If the white matter volume varies between subjects, but the actual number of fibres within a given volume is consistent, then the subject with a larger brain may have an elevated total number of fibre connections; this would also be missed if the number of streamlines were fixed between subjects.
It’s also possible to scale by the total white matter volume of each subject; this would however fail to take into account any differences in the density of fibres within a fixed volume between subjects.
An alternative approach is to try to achieve normalisation of FOD
amplitudes across subjects, as is done using AFD. This requires a couple
of extra processing steps, namely inter-subject intensity normalisation
and use of a group average response function, which are also far from
error-free. But if this can be achieved, it means that a fixed density
of streamlines should be used to reconstruct a given FOD amplitude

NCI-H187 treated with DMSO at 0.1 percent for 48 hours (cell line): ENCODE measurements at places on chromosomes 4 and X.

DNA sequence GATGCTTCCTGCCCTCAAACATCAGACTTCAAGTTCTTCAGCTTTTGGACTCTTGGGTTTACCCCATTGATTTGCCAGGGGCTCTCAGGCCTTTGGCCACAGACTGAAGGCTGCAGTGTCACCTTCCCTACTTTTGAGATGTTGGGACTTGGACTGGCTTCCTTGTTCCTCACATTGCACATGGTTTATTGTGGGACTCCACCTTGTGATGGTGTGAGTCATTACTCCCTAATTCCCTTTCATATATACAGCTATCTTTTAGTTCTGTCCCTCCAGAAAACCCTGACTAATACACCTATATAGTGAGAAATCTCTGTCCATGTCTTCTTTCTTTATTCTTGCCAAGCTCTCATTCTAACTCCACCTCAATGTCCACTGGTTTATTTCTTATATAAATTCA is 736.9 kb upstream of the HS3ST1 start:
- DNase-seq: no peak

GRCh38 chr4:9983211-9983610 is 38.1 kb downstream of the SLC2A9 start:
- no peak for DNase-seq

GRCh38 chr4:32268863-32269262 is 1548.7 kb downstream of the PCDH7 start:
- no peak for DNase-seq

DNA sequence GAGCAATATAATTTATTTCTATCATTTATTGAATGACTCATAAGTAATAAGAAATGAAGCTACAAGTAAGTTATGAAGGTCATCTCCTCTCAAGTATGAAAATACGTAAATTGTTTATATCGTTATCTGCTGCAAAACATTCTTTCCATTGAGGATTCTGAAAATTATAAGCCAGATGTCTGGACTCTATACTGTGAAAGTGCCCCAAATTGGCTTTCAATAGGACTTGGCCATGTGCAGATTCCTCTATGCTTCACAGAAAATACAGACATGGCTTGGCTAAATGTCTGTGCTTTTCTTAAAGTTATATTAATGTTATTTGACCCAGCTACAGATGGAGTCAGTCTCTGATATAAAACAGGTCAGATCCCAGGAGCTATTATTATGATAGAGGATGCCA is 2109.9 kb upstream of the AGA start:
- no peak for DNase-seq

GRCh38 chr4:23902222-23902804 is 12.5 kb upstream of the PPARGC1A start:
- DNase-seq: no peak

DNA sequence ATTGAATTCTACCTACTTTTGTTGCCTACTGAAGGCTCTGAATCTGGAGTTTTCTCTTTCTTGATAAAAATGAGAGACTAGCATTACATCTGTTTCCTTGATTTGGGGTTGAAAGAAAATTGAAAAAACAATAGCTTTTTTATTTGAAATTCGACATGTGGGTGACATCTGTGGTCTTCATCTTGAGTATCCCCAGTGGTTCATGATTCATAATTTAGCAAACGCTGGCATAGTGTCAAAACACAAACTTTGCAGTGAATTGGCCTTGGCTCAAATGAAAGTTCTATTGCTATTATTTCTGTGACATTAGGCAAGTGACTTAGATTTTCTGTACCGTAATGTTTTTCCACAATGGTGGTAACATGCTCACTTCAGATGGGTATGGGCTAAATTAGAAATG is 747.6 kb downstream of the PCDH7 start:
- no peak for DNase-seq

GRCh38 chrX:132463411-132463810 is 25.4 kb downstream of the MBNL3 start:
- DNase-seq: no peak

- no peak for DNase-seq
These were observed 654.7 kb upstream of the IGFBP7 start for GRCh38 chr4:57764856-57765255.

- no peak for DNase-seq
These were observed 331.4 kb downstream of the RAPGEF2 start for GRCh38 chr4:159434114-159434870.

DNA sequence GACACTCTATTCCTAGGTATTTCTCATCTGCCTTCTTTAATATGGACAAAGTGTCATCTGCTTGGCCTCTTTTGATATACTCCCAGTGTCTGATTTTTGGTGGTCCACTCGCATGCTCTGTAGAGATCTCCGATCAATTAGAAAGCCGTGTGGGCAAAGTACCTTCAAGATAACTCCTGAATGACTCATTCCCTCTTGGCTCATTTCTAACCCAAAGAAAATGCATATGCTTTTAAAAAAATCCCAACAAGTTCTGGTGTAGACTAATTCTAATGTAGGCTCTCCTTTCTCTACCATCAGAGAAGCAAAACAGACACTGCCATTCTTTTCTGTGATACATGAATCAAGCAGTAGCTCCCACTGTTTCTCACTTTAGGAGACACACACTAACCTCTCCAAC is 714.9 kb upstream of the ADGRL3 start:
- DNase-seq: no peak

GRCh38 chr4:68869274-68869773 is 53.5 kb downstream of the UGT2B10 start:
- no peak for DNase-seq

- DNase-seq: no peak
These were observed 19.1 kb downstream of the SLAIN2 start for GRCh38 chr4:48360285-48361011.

between subjects, and then the cross-sectional area of fibres
represented by each streamline is also identical between subjects; this
can be achieved by terminating SIFT at a given value of the
proportionality coefficient using the
-term_mu option. One potential
disadvantage of this approach (in addition to the issues associated with
intensity normalisation) is that using a group average response function
instead of the individual subject response may result in spurious peaks
or incorrect relative volume fractions in the FODs, which could
influence the tracking results.
Ideally, a diffusion model would provide the absolute partial volume of each fibre population, rather than a proportional quantity: this could then be used directly in SIFT. However the diffusion models that do provide such information tend to get the crossing fibre geometry wrong in the first place…
If anyone has any ideas on how to solve this pickle, let us know.
No DWI distortion correction available
SIFT should ideally be used in conjunction with ACT; by passing the ACT
5TT image to